In 2018 I interviewed Christopher Wylie - known today as the Cambridge Analytica Whistleblower. Chris was one of the chief architects behind the 2016 facebook election scandal.
He walked me through the variety of ways our social media content is curated by algorithms, friendly or nefarious, with the intention of keeping us on the app - through feeding us more of what we want, or more of what triggers us. In 2016 we experienced the power of curated content designed to amplify public division, and it worked dangerously well.
Most people are now aware that our behavior is manipulated in direct proportion to the amount of time we spend on social networks. By feeding us content designed to influence and deepen an opinion, social media feeds have become the biggest catalyst for social conflict.
The platforms we use to communicate and share ideas are constantly analyzing our activities to determine what content will keep us on the platform longer - whether we leave a comment or a like on someone's post, or simply hover over one picture longer than another while we scroll, all of this is measured, processed and entered into an algorithm that determines what we will see next, with the goal of retaining us for a few more minutes.
Every additional second we spend on the platform is an opportunity to place an ad in front of us. Remember - we don’t have to click on the ad for the platform to get paid - if it appears in our feed, a transaction occurs - whether we scroll right past it or not.
I benefit from this as a content creator.
On my YouTube channel, we have 150K subscribers. But despite our large audience, 76% of my views come from non subscribers. Why is this? Our retention is much higher than average. Retention is the length of time people watch our videos vs. our competitors. As a consequence, Google puts my videos into the feeds of millions of non-subscribers because videos with high retention allow more opportunities to place ads.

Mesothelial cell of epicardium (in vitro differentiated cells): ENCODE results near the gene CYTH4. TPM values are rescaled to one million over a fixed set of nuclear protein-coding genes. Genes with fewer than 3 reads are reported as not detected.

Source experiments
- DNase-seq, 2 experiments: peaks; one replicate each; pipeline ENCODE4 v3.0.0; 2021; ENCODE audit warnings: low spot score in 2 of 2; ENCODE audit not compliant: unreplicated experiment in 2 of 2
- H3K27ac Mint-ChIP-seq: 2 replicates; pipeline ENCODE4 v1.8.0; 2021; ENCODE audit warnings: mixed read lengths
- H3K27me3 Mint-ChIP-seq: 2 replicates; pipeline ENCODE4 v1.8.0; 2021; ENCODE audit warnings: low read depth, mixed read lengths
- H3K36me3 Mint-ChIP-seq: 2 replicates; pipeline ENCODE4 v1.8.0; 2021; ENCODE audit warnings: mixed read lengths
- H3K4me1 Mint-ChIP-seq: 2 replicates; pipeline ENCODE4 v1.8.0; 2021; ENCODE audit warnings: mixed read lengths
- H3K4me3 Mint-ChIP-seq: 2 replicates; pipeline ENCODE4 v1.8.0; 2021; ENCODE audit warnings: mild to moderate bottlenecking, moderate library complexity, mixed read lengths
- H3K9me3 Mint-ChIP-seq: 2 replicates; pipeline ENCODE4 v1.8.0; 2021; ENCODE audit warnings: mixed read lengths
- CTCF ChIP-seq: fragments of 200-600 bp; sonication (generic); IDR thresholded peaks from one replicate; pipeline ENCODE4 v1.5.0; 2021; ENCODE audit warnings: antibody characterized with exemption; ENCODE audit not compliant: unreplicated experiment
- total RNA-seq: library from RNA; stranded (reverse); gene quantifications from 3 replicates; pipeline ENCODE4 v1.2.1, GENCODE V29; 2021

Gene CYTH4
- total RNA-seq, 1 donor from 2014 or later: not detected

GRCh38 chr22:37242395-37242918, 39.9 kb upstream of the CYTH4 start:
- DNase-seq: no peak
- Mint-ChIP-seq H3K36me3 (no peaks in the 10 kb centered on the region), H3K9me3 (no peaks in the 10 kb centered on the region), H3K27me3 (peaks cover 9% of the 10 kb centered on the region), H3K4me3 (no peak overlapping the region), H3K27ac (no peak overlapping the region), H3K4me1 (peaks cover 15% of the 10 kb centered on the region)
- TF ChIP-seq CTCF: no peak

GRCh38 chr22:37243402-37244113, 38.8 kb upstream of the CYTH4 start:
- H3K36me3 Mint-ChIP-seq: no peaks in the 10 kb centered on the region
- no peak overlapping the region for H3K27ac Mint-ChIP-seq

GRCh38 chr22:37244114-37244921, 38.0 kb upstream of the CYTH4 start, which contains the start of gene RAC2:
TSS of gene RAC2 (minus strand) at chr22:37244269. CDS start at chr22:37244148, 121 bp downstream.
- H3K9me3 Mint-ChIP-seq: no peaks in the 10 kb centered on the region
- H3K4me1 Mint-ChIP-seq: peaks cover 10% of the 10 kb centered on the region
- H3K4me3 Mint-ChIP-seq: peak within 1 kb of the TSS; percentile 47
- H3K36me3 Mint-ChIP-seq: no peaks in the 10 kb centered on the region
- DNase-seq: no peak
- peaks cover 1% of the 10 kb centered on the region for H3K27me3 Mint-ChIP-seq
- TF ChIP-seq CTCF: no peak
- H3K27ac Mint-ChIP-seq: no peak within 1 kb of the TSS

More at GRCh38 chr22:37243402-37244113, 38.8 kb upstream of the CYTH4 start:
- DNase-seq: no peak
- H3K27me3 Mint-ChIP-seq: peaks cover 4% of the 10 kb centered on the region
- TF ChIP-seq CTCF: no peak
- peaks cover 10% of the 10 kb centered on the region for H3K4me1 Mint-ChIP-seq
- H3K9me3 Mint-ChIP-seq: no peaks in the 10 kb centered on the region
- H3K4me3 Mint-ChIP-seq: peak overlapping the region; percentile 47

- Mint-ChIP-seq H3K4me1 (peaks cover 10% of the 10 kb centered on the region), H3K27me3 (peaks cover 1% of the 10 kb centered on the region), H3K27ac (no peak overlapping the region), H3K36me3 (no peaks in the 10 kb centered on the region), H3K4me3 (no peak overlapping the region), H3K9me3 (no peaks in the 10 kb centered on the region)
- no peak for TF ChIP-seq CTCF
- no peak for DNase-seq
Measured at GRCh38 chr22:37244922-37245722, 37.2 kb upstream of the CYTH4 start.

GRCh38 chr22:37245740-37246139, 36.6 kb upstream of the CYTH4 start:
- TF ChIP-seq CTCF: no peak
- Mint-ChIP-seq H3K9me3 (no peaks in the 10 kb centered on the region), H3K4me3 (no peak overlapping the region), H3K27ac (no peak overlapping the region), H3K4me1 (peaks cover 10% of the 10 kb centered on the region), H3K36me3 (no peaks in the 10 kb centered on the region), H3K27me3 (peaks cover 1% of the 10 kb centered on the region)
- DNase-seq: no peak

When I scroll through Twitter, Instagram or Facebook, I am aware I am seeing customized posts that are statistically more likely to keep me on the app.
Have you ever found yourself scrolling through a platform and suddenly realized that 5-10 minutes have passed by? The platforms are dangerously good at what they do.
This isn’t news to many of us - but here is where things might get interesting.
Social media is sophisticated enough to sway public opinions on major issues, and addictive enough to keep many of us coming back numerous times per day. But all of this has been accomplished via handheld screens, smaller than a pint glass.
Everyone is now talking about the Metaverse - full sensory immersion into the digital experience we currently view on our phone. Facebook recently changed their name to META in a bold statement of their future direction.
If our little pocket sized distractions have the ability to direct our behavior, what will be the result of full immersion into a universe created by big tech?
Here is a question that I am grappling with at the moment - Has intuition become a liability?